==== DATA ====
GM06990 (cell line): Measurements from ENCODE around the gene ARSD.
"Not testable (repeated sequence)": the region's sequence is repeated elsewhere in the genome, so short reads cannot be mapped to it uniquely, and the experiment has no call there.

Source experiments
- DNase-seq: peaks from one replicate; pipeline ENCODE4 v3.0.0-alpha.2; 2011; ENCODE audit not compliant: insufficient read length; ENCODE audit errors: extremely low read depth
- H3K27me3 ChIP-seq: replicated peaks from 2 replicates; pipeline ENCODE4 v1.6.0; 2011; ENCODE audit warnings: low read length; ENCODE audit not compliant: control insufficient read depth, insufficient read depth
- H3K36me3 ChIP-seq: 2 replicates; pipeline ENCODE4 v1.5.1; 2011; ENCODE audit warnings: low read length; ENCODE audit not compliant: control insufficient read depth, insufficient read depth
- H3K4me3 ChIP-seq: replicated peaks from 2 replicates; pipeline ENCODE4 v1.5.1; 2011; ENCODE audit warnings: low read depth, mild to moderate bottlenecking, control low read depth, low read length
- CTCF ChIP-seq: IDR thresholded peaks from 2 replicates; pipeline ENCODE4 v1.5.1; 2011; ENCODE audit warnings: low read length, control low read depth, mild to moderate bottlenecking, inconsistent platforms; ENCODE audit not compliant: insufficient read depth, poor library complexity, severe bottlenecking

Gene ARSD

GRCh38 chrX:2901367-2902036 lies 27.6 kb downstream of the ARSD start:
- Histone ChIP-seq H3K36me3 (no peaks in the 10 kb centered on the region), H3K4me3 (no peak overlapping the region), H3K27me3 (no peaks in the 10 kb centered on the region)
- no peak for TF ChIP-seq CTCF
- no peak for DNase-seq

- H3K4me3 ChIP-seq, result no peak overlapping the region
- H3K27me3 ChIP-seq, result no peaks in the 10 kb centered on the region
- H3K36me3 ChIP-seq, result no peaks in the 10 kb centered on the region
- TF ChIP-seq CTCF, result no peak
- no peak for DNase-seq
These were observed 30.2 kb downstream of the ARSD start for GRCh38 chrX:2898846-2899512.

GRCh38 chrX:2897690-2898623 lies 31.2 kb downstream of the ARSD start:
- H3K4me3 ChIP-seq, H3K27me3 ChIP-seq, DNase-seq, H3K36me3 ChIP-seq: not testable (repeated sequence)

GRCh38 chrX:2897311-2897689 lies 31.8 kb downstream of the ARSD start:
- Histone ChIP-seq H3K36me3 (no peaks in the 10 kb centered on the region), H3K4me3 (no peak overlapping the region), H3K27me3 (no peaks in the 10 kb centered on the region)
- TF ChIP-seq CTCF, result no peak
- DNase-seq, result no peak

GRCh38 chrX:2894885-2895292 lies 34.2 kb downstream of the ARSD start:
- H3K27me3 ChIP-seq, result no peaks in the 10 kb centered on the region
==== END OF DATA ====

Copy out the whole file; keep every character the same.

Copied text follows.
GM06990 (cell line): Measurements from ENCODE around the gene ARSD.
"Not testable (repeated sequence)": the region's sequence is repeated elsewhere in the genome, so short reads cannot be mapped to it uniquely, and the experiment has no call there.

Source experiments
- DNase-seq: peaks from one replicate; pipeline ENCODE4 v3.0.0-alpha.2; 2011; ENCODE audit not compliant: insufficient read length; ENCODE audit errors: extremely low read depth
- H3K27me3 ChIP-seq: replicated peaks from 2 replicates; pipeline ENCODE4 v1.6.0; 2011; ENCODE audit warnings: low read length; ENCODE audit not compliant: control insufficient read depth, insufficient read depth
- H3K36me3 ChIP-seq: 2 replicates; pipeline ENCODE4 v1.5.1; 2011; ENCODE audit warnings: low read length; ENCODE audit not compliant: control insufficient read depth, insufficient read depth
- H3K4me3 ChIP-seq: replicated peaks from 2 replicates; pipeline ENCODE4 v1.5.1; 2011; ENCODE audit warnings: low read depth, mild to moderate bottlenecking, control low read depth, low read length
- CTCF ChIP-seq: IDR thresholded peaks from 2 replicates; pipeline ENCODE4 v1.5.1; 2011; ENCODE audit warnings: low read length, control low read depth, mild to moderate bottlenecking, inconsistent platforms; ENCODE audit not compliant: insufficient read depth, poor library complexity, severe bottlenecking

Gene ARSD

GRCh38 chrX:2901367-2902036 lies 27.6 kb downstream of the ARSD start:
- Histone ChIP-seq H3K36me3 (no peaks in the 10 kb centered on the region), H3K4me3 (no peak overlapping the region), H3K27me3 (no peaks in the 10 kb centered on the region)
- no peak for TF ChIP-seq CTCF
- no peak for DNase-seq

- H3K4me3 ChIP-seq, result no peak overlapping the region
- H3K27me3 ChIP-seq, result no peaks in the 10 kb centered on the region
- H3K36me3 ChIP-seq, result no peaks in the 10 kb centered on the region
- TF ChIP-seq CTCF, result no peak
- no peak for DNase-seq
These were observed 30.2 kb downstream of the ARSD start for GRCh38 chrX:2898846-2899512.

GRCh38 chrX:2897690-2898623 lies 31.2 kb downstream of the ARSD start:
- H3K4me3 ChIP-seq, H3K27me3 ChIP-seq, DNase-seq, H3K36me3 ChIP-seq: not testable (repeated sequence)

GRCh38 chrX:2897311-2897689 lies 31.8 kb downstream of the ARSD start:
- Histone ChIP-seq H3K36me3 (no peaks in the 10 kb centered on the region), H3K4me3 (no peak overlapping the region), H3K27me3 (no peaks in the 10 kb centered on the region)
- TF ChIP-seq CTCF, result no peak
- DNase-seq, result no peak

GRCh38 chrX:2894885-2895292 lies 34.2 kb downstream of the ARSD start:
- H3K27me3 ChIP-seq, result no peaks in the 10 kb centered on the region